Berating me is doing nothing to change my mind. I do not respond well to bullies.
Actually, the social shunning/shaming of those who advocate positions that are detrimental to society does serve a useful and positive function. Consider the way most people would respond to someone who openly advocates racism, for example. The response such a person receives would not be a pleasant one and really would discourage them. This is a good thing and it's a service to everyone else.
The only difference between racist views and pro-authoritarian views is the method by which they damage society for everyone else. Honestly the idea that your safety is in terrible danger from terrorism, and that giving up freedom and privacy is an acceptable solution, is a form of cowardice. It enables tyranny and those who advocate it are enablers. It's also inconsistent with reality: you're more likely to be injured by lightning than by terrorists, and you're very much more likely to be harmed by police or other members of your own government than any terrorist. If you were truly interested in your safety you would religiously monitor weather reports and you would advocate that the federal government be reduced in size and power.
Meanwhile, it's a fact of life that not all opinions are equally valid. Some, like yours, are rooted in ignorance and cowardice and have proven extremely dangerous each time they are put into practice, as an honest reading of history would reveal to you. Yes, the USA is not the first nation to use the idea of a foreign threat as an excuse to curtail civil liberties. The delusional among us seem to believe that it does happen to be the very first nation that will do this without causing a complete disaster (which has always taken the form of a totalitarian government under which human life is without value). Neither an understanding of history nor of human nature could possibly support this delusion.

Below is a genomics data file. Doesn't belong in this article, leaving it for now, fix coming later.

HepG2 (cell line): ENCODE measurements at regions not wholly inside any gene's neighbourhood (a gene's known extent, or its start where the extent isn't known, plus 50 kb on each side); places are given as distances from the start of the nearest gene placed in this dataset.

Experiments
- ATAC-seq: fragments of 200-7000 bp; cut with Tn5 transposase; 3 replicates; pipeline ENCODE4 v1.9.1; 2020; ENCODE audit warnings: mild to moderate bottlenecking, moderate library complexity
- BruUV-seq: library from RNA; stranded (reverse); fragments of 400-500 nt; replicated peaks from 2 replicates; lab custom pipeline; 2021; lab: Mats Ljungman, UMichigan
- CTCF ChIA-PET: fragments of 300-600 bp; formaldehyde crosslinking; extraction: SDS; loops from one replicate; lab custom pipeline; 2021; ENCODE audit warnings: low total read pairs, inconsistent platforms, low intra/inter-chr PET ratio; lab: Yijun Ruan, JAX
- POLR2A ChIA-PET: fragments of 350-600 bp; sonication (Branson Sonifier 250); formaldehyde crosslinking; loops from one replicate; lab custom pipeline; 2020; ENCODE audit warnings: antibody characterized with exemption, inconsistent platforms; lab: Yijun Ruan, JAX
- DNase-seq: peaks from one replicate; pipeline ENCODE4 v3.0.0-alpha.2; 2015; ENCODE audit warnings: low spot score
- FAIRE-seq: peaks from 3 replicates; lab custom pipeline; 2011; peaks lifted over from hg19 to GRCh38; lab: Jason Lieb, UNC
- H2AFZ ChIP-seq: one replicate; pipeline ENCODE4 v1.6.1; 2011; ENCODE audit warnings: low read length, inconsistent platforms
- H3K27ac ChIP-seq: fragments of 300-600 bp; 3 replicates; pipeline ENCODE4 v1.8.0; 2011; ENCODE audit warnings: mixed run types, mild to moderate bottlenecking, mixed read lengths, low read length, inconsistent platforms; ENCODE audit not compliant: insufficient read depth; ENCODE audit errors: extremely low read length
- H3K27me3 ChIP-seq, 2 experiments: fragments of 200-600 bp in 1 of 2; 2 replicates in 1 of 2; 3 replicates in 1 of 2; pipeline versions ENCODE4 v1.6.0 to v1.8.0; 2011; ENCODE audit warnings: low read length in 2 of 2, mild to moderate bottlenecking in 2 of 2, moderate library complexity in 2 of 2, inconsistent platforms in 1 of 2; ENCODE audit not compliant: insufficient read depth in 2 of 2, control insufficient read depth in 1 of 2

I'd like to leave you with two quotations that this conversation reminds me of. You see, we (collectively) keep rehashing these same old debates not realizing that great effort has already been poured into thinking about what are not new issues. The first is from C. S. Lewis:
Of all tyrannies, a tyranny sincerely exercised for the good of its victims may be the most oppressive. It would be better to live under robber barons than under omnipotent moral busybodies. The robber baron's cruelty may sometimes sleep, his cupidity may at some point be satiated; but those who torment us for our own good will torment us without end for they do so with the approval of their own conscience.
The other is a dialog between Hermann Goring, a leading member of the Nazi Party, and a man named Gilbert, during an interview conduced in Goering's prison cell during the Nuremburg trials, on April 18, 1946:
Goring: Why, of course, the people don't want war. Why would some poor slob on a farm want to risk his life in a war when the best that he can get out of it is to come back to his farm in one piece? Naturally, the common people don't want war; neither in Russia nor in England nor in America, nor for that matter in Germany. That is understood. But, after all, it is the leaders of the country who determine the policy and it is always a simple matter to drag the people along, whether it is a democracy or a fascist dictatorship or a Parliament or a Communist dictatorship.
Gilbert: There is one difference. In a democracy, the people have some say in the matter through their elected representatives, and in the United States only Congress can declare wars.
Göring: Oh, that is all well and good, but, voice or no voice, the people can always be brought to the bidding of the leaders. That is easy. All you have to do is tell them they are being attacked and denounce the pacifists for lack of patriotism and exposing the country to danger. It works the same way in any country.
Something I hope you will consider.